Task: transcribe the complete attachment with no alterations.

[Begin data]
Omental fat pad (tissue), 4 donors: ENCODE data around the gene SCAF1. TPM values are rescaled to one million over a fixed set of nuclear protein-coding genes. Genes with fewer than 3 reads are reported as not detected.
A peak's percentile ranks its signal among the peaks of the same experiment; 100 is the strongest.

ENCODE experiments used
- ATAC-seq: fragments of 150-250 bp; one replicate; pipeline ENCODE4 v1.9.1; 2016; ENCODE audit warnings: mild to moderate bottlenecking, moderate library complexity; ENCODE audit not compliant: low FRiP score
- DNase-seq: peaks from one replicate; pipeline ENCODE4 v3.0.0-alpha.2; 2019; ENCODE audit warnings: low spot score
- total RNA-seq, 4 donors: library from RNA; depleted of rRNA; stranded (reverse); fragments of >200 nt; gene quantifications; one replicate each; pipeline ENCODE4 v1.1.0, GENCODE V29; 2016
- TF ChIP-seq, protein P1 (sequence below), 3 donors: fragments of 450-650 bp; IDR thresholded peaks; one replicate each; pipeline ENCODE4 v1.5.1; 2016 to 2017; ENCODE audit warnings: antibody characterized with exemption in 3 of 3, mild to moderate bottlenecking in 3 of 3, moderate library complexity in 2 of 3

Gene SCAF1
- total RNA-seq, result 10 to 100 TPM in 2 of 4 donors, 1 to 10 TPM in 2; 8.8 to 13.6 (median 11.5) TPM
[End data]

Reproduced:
Omental fat pad (tissue), 4 donors: ENCODE data around the gene SCAF1. TPM values are rescaled to one million over a fixed set of nuclear protein-coding genes. Genes with fewer than 3 reads are reported as not detected.
A peak's percentile ranks its signal among the peaks of the same experiment; 100 is the strongest.

ENCODE experiments used
- ATAC-seq: fragments of 150-250 bp; one replicate; pipeline ENCODE4 v1.9.1; 2016; ENCODE audit warnings: mild to moderate bottlenecking, moderate library complexity; ENCODE audit not compliant: low FRiP score
- DNase-seq: peaks from one replicate; pipeline ENCODE4 v3.0.0-alpha.2; 2019; ENCODE audit warnings: low spot score
- total RNA-seq, 4 donors: library from RNA; depleted of rRNA; stranded (reverse); fragments of >200 nt; gene quantifications; one replicate each; pipeline ENCODE4 v1.1.0, GENCODE V29; 2016
- TF ChIP-seq, protein P1 (sequence below), 3 donors: fragments of 450-650 bp; IDR thresholded peaks; one replicate each; pipeline ENCODE4 v1.5.1; 2016 to 2017; ENCODE audit warnings: antibody characterized with exemption in 3 of 3, mild to moderate bottlenecking in 3 of 3, moderate library complexity in 2 of 3

Gene SCAF1
- total RNA-seq, result 10 to 100 TPM in 2 of 4 donors, 1 to 10 TPM in 2; 8.8 to 13.6 (median 11.5) TPM